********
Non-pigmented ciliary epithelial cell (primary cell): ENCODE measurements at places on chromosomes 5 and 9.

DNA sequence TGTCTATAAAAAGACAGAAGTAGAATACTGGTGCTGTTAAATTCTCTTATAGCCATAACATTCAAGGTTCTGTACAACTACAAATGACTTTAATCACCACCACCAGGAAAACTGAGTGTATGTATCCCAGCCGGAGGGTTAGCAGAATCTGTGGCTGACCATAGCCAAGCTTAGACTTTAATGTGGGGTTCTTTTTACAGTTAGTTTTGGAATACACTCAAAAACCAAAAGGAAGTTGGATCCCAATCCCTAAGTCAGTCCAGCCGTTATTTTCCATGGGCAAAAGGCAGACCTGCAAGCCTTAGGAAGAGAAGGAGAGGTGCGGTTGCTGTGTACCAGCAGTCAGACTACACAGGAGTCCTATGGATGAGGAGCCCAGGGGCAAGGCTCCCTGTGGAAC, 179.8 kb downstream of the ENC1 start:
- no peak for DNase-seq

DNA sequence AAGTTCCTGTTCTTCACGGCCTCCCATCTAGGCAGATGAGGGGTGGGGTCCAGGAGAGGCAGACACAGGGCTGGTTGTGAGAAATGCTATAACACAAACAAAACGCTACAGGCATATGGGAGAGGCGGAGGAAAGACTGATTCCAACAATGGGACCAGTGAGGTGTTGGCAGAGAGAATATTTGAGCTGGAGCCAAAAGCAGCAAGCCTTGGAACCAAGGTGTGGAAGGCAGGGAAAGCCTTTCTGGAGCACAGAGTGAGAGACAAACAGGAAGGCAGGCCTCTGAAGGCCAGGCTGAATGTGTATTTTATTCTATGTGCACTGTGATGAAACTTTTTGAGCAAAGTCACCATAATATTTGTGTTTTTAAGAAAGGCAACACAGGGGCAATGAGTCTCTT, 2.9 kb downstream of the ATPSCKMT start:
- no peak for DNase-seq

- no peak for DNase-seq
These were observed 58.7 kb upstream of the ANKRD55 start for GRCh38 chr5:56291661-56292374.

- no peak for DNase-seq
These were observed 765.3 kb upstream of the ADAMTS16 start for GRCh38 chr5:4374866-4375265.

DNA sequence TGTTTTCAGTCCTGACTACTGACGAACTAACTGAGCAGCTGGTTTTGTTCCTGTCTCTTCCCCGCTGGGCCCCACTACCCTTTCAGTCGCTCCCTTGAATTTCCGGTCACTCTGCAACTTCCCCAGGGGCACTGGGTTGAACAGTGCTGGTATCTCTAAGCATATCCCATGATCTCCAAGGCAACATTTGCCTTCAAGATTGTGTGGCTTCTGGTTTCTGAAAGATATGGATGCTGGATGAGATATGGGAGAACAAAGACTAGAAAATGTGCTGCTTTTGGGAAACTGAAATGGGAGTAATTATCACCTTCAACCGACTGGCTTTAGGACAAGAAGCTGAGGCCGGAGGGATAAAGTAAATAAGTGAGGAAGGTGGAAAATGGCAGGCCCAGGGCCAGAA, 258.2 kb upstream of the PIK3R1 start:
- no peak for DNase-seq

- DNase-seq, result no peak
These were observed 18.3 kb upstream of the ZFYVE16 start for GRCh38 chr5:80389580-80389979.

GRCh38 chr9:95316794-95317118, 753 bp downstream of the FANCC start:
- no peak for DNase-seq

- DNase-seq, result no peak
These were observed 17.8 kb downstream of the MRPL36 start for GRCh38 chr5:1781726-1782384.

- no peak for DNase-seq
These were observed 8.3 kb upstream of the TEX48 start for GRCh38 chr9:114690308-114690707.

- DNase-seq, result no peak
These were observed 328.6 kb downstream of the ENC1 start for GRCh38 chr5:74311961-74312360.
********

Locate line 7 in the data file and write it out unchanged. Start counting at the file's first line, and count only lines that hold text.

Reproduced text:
These were observed 58.7 kb upstream of the ANKRD55 start for GRCh38 chr5:56291661-56292374.